If your daily commute has been more hectic than usual, just know that it’s not without reason. This week, President Joe Biden (D) hosted African Union Chair Macky Sall and 49 African heads of state during the U.S.-Africa Leaders Summit between Dec. 13 and Dec. 15.
Administration officials described these talks as an opportunity to build on shared priorities with African leaders. As our front-page story this week explains, however, some people remain skeptical about the American government’s sincerity.
All we have to do is take a walk down memory lane to understand why. Examples of U.S. meddling in African affairs include, but aren’t limited to: the 1961 assassination of Congo Prime Minister Patrice Lamumba, the overthrow of Ghana President Kwame Nkrumah in 1966 and the game of musical chairs the U.S. played with Liberian presidential leadership throughout the 1980s and 1990s.
One can even take it to 2011 when NATO, of which the U.S. is a member, destabilized Libya. An even more recent example involves the ongoing attempts to keep Ethiopia immersed in ethnic squabbles and foreign dependency.
That’s why now’s as good a time as any to tap into our collective African consciousness and question our level of involvement in African affairs. It starts with scrutinizing our sources of news about the African continent. We can then dig deeper and draw parallels between our situation in the United States and what Africans on the continent experience daily.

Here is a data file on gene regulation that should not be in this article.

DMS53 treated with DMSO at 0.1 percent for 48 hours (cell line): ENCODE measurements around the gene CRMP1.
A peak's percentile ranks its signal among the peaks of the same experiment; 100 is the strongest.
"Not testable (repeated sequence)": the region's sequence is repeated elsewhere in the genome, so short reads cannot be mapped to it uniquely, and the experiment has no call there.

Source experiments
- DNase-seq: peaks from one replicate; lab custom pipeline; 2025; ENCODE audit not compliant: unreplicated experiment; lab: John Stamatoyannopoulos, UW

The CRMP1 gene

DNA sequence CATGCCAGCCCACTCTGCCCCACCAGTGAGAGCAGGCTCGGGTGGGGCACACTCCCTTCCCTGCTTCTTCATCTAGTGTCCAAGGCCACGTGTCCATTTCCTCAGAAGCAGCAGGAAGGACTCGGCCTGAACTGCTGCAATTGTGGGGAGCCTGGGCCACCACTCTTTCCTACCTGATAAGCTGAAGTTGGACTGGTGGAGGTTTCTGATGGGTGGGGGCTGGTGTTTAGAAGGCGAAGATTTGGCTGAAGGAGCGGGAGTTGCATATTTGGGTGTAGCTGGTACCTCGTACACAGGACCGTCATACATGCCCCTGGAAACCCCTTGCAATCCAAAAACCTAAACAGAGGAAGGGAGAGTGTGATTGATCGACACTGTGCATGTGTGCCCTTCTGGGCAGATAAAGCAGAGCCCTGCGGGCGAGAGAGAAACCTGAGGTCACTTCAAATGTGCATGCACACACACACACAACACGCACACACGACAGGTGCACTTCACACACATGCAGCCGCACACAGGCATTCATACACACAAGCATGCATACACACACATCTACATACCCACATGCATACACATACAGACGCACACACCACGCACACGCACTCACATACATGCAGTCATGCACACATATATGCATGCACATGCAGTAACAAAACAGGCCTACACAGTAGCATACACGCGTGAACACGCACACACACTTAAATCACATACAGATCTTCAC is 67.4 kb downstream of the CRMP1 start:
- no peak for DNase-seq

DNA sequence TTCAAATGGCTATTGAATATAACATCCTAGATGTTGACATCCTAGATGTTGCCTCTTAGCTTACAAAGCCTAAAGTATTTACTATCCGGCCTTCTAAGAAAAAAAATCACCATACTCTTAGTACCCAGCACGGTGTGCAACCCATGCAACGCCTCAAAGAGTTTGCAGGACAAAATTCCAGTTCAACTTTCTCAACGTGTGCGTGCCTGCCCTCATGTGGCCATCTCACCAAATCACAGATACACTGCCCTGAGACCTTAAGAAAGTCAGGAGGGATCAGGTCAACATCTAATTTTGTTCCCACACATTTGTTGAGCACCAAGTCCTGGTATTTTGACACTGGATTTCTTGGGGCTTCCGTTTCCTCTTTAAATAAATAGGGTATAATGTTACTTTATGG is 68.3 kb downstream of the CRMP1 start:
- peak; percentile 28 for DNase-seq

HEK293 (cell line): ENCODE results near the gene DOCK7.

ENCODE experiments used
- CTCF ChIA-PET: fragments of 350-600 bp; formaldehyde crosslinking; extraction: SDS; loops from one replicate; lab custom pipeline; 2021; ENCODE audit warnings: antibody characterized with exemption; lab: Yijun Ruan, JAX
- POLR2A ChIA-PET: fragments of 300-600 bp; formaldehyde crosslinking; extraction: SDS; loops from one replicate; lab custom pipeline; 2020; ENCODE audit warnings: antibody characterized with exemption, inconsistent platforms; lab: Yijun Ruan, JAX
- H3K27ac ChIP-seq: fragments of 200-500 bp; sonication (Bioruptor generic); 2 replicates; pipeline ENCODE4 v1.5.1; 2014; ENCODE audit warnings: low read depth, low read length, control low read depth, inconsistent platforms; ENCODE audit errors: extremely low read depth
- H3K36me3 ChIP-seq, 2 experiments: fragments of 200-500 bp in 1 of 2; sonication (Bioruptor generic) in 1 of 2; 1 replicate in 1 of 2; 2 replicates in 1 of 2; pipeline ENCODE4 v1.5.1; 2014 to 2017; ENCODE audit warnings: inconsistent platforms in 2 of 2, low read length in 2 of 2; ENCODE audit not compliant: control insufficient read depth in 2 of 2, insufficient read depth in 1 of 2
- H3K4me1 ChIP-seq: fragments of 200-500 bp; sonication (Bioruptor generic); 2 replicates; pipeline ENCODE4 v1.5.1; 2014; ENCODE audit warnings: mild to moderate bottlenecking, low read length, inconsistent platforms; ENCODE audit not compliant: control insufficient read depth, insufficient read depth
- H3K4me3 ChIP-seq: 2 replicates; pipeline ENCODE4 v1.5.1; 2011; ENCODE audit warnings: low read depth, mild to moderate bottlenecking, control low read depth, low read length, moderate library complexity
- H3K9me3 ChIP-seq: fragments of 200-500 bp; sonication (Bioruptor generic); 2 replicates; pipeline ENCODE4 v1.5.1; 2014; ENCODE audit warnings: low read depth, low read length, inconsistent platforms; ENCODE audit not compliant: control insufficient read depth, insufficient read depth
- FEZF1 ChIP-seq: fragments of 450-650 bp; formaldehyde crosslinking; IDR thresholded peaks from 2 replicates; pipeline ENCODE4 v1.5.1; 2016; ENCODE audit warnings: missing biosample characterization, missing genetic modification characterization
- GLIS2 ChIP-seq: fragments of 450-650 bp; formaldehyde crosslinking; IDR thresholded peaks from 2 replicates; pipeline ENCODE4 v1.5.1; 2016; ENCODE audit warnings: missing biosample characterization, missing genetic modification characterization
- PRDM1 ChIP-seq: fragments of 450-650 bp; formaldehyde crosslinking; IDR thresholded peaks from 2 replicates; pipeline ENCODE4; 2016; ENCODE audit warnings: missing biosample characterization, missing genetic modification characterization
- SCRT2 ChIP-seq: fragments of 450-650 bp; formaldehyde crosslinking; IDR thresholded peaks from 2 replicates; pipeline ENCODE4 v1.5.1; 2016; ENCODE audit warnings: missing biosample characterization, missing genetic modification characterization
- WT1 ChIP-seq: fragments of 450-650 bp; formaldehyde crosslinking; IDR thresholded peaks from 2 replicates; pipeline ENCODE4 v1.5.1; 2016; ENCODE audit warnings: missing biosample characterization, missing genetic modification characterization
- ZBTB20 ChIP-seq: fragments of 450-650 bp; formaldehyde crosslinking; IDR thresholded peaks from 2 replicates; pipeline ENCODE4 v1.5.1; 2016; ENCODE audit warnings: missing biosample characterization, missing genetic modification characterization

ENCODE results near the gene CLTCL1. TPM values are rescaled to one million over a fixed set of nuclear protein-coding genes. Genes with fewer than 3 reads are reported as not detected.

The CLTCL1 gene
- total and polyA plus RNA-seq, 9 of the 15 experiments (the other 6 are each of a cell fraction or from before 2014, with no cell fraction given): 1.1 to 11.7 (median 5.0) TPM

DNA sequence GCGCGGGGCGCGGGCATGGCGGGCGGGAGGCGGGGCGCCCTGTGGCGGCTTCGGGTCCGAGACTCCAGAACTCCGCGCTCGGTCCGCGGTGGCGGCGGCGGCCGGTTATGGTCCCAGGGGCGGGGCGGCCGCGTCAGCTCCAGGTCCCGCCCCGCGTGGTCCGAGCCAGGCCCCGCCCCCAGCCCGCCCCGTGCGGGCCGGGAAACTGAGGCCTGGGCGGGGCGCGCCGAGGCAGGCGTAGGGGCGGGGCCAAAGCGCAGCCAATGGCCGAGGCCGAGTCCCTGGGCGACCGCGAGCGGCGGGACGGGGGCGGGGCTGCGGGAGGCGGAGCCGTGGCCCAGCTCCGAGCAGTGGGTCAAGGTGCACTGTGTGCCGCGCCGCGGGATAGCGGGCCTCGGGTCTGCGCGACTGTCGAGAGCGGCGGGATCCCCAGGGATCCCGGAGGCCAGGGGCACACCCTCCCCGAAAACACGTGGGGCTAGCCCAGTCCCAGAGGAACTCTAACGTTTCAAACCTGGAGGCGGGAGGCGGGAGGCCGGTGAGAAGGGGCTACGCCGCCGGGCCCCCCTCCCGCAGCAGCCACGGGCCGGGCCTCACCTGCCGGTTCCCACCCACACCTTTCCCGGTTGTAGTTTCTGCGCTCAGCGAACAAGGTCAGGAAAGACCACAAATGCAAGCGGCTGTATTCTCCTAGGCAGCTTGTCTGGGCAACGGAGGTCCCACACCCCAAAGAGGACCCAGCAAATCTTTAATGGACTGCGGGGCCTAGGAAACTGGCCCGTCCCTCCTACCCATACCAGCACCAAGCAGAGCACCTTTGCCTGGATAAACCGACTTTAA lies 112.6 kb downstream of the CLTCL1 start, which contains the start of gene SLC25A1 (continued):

Doing so requires that we read extensively and engage in lively discussions about domestic events that align with the downfall of our African freedom fighters. Around the time the U.S. got rid of Nkrumah, Lumumba and others, the FBI assassinated Dr. Martin Luther King Jr., Malcolm X and other prominent Black leaders.
Since then, our African consciousness in the United States has been at an all-time low, though there has been a Pan-African renaissance recently.
However, that shouldn’t stop at touring African countries and watching “The Women King” or “Wakanda Forever.” Let’s take the next couple of days to learn the truth about the U.S. -Africa relations. Let’s then organize to hold American and African leaders accountable to us and our counterparts on the African continent.
In all of this, we must remember what Marcus Garvey told us decades ago: “Africa for the Africans, those at home, and those abroad.”